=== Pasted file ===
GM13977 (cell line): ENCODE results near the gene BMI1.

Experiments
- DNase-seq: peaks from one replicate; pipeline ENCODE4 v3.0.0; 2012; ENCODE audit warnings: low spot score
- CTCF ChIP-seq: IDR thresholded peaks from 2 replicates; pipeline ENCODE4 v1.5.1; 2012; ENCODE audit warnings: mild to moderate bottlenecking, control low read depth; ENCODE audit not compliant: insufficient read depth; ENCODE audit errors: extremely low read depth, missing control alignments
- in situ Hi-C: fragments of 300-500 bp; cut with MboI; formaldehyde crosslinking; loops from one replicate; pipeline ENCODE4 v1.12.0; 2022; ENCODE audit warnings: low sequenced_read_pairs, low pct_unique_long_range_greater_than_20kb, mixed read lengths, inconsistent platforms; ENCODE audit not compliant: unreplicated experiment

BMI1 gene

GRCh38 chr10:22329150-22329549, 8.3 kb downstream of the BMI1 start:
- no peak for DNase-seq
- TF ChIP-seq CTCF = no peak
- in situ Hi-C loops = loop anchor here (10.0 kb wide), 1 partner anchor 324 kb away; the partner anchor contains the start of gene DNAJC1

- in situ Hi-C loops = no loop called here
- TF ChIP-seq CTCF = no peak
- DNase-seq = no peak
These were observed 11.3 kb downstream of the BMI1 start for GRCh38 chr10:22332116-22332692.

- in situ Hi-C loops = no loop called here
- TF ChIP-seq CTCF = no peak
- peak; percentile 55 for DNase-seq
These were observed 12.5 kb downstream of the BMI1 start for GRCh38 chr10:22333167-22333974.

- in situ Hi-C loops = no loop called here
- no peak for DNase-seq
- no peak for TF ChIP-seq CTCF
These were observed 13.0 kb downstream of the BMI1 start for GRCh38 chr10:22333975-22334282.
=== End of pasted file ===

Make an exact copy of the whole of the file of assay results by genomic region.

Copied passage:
GM13977 (cell line): ENCODE results near the gene BMI1.

Experiments
- DNase-seq: peaks from one replicate; pipeline ENCODE4 v3.0.0; 2012; ENCODE audit warnings: low spot score
- CTCF ChIP-seq: IDR thresholded peaks from 2 replicates; pipeline ENCODE4 v1.5.1; 2012; ENCODE audit warnings: mild to moderate bottlenecking, control low read depth; ENCODE audit not compliant: insufficient read depth; ENCODE audit errors: extremely low read depth, missing control alignments
- in situ Hi-C: fragments of 300-500 bp; cut with MboI; formaldehyde crosslinking; loops from one replicate; pipeline ENCODE4 v1.12.0; 2022; ENCODE audit warnings: low sequenced_read_pairs, low pct_unique_long_range_greater_than_20kb, mixed read lengths, inconsistent platforms; ENCODE audit not compliant: unreplicated experiment

BMI1 gene

GRCh38 chr10:22329150-22329549, 8.3 kb downstream of the BMI1 start:
- no peak for DNase-seq
- TF ChIP-seq CTCF = no peak
- in situ Hi-C loops = loop anchor here (10.0 kb wide), 1 partner anchor 324 kb away; the partner anchor contains the start of gene DNAJC1

- in situ Hi-C loops = no loop called here
- TF ChIP-seq CTCF = no peak
- DNase-seq = no peak
These were observed 11.3 kb downstream of the BMI1 start for GRCh38 chr10:22332116-22332692.

- in situ Hi-C loops = no loop called here
- TF ChIP-seq CTCF = no peak
- peak; percentile 55 for DNase-seq
These were observed 12.5 kb downstream of the BMI1 start for GRCh38 chr10:22333167-22333974.

- in situ Hi-C loops = no loop called here
- no peak for DNase-seq
- no peak for TF ChIP-seq CTCF
These were observed 13.0 kb downstream of the BMI1 start for GRCh38 chr10:22333975-22334282.